The Champion course at PGA National, host of the Honda Classic, is widely known as one of the toughest non-major PGA Tour venues year after year. Wind, water, and sand all play a significant role in the multitude of challenges this problematic layout presents.
Just consider by the end of the third round, nearly 240 balls found a watery grave. That’s 240 in a PGA Tour event.
When you’re one of the best players in the world on the PGA Tour, how do you prepare yourself for a week like this? Most will repeat in the press room their usual candor about concentrating on their short game or finding extra time on the range as their key(s) to success. By the end of the week, those leading the way are definitely the ones who practiced their mindfulness in combination with their 7-iron.
A golfer’s ability to stay in the present is no more under the gun than inside the confines of a “Bear Trap.” Almost like the hardest question on an already difficult exam. For those who pass, how do they effectively control their emotions and create positive performance?
They realize the most important lesson in competition, all pressure is self-induced.
This lesson applies to life, our career and of course golf. Playing a round on the Champion course is extremely hard. It really doesn’t matter if you are a PGA Tour player or a 16 handicap. Those penalty areas don’t care if you are a woman or man, junior player or retiree. Each challenging shot requires our attention and most importantly our dedicated self-belief. A good player/competitor knows this and therefore uses specific tangible tactics to overcome their anxiety and learn to play their best under pressure.
If all pressure is self-induced, then how can we take the necessary steps needed to control it? Successful amateurs and professionals only play one shot at a time. Sounds obvious, but it is true. Golf is very unique in that each shot is an independent action. Whatever happened on the previous shot cannot affect the current stroke. The present shot cannot affect any future shots. Many will argue that they do. If I hooked my drive all I see are hooks and I’ll hook the next shot as well.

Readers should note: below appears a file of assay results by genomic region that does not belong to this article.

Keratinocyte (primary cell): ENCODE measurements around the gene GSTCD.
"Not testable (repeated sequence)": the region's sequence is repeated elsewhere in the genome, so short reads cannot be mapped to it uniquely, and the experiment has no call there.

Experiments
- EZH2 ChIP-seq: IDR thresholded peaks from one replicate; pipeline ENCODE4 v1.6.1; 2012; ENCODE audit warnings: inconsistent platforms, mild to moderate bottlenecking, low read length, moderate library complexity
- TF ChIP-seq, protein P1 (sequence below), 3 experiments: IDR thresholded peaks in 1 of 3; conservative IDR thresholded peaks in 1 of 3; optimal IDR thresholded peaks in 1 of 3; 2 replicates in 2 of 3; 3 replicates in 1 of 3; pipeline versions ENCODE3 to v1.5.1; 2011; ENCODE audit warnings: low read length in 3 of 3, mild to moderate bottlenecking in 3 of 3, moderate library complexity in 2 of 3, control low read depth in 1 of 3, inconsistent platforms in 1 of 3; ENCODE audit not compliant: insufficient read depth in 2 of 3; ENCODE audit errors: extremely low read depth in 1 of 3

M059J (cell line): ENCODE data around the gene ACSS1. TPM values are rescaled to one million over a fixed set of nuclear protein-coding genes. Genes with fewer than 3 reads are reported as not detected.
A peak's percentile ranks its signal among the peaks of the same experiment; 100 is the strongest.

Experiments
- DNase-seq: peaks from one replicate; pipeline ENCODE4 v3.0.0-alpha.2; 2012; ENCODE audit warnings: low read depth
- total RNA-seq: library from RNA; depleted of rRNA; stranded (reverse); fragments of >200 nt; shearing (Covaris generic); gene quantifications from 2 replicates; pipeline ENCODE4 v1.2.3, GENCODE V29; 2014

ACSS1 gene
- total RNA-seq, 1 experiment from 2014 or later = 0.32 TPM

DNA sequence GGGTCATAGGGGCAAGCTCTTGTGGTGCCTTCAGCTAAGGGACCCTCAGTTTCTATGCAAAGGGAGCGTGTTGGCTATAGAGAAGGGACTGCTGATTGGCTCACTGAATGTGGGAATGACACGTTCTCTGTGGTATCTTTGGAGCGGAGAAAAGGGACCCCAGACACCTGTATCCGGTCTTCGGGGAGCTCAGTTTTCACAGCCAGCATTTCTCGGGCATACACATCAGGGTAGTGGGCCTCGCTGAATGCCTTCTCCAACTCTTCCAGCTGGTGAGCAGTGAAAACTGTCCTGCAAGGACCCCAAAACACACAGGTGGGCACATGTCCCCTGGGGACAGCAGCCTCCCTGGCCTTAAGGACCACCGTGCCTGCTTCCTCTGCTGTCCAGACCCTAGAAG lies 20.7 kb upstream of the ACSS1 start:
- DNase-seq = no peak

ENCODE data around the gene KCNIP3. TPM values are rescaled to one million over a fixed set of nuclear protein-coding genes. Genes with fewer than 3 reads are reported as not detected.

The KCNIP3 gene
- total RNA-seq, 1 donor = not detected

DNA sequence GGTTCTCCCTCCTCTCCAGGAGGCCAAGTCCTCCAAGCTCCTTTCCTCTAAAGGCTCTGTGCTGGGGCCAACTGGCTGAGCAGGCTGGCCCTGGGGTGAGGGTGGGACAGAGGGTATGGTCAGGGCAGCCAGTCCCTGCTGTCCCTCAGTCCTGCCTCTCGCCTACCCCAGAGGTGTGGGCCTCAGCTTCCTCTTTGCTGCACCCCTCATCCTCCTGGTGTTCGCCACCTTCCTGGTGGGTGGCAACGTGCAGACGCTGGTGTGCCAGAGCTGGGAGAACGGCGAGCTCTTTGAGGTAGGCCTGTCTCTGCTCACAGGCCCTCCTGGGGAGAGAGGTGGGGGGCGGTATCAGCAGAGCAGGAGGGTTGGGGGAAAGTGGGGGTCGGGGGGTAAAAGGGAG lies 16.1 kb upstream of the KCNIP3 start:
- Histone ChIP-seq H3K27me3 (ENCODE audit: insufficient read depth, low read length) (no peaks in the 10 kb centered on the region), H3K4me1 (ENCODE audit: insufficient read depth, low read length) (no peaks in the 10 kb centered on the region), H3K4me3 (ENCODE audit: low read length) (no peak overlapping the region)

This completely proves the pressure you feel is being self-induced. If you hit a bad shot, collect yourself and leave that moment behind. Do not allow that result to cause you any more burden on the next one. Go through your best pre-shot routine. Focus on THAT moment and allow yourself to perform. This is not easy and the harder the golf course the more this mental approach will be tested.
Next time you’re watching the LPGA or PGA Tour on television, look for these moments. Pay attention to the leaders. After all, these men and women will be the ones who are exhibiting the best self-awareness. Practicing your 9 iron shots is important, but equally important going forward will be your ability to separate your strokes. Train your brain to approach each and every shot as an independent action. Think of it like running errands. If you have to stop by the post office and the market, you’re not going to buy stamps in the produce section.
That’s the equivalent of letting a bad missed short putt on the 6th hole affect your last putt of the day. You can practice this specific strategy on and off the course. It is the secret weapon of the best performers. You can even apply this mind control when practicing on the range. Treat every shot as an independent act and you’ll find over time your ability to overcome difficult situations on and off the course will greatly improve!